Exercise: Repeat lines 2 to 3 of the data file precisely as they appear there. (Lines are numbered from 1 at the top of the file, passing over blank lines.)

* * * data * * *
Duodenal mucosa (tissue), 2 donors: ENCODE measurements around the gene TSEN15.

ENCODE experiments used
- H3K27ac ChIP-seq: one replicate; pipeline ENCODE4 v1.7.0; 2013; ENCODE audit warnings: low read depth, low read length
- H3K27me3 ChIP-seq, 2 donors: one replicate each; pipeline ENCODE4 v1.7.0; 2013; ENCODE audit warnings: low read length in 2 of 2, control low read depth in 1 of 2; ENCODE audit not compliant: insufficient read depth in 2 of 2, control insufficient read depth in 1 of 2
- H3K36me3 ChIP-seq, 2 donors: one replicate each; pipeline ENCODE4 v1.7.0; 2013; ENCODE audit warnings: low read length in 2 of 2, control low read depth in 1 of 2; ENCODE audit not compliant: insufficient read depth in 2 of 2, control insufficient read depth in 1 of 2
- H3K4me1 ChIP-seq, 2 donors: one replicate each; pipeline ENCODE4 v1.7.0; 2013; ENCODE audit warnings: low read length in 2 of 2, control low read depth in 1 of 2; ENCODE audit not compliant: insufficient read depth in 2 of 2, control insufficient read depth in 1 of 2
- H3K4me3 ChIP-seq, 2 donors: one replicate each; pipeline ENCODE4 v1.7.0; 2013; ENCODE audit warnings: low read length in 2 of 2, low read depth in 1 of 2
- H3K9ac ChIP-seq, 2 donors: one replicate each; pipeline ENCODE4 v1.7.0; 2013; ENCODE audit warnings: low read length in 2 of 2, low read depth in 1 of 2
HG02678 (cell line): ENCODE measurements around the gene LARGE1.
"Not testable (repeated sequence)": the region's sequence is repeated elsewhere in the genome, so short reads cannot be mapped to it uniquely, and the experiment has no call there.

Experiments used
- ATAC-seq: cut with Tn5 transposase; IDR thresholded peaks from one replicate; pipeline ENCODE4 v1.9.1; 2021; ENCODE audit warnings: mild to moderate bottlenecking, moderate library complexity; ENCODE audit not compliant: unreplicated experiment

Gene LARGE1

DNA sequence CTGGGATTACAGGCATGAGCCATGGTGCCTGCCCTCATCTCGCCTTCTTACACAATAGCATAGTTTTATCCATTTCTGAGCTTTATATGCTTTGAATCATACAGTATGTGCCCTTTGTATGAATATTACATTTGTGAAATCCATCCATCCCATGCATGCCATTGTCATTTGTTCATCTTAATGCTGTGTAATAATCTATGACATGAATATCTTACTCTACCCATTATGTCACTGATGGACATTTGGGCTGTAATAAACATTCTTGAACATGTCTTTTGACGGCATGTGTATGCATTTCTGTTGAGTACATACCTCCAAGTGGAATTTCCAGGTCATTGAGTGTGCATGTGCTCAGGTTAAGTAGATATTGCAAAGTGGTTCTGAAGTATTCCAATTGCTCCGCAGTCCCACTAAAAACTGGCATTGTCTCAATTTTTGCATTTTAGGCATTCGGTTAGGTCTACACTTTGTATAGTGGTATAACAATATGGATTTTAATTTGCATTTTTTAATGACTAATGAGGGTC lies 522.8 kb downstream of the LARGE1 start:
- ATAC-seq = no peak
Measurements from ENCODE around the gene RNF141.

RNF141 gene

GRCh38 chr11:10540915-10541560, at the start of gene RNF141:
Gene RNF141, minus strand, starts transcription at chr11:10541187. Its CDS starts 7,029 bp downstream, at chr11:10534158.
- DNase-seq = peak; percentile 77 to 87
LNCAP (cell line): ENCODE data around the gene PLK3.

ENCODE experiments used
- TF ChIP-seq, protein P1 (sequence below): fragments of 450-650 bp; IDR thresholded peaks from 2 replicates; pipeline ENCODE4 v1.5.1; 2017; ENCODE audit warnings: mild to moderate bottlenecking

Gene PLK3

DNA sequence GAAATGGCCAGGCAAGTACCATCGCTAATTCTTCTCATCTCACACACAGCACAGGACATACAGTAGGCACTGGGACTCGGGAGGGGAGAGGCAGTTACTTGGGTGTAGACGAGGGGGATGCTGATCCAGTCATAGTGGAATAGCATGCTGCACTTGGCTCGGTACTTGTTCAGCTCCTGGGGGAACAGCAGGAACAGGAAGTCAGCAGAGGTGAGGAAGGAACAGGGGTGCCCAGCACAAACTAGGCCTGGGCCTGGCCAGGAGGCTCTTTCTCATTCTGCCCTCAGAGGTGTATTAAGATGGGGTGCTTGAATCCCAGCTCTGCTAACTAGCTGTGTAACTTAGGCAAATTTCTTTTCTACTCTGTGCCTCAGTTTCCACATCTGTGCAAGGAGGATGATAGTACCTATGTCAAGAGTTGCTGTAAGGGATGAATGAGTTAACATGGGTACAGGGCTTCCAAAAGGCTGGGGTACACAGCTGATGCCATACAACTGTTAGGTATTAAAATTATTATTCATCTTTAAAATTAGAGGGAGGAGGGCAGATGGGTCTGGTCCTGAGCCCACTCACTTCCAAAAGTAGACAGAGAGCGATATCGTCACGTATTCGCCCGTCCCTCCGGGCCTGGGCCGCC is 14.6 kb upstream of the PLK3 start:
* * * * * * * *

ENCODE experiments used
- H3K27ac ChIP-seq: one replicate; pipeline ENCODE4 v1.7.0; 2013; ENCODE audit warnings: low read depth, low read length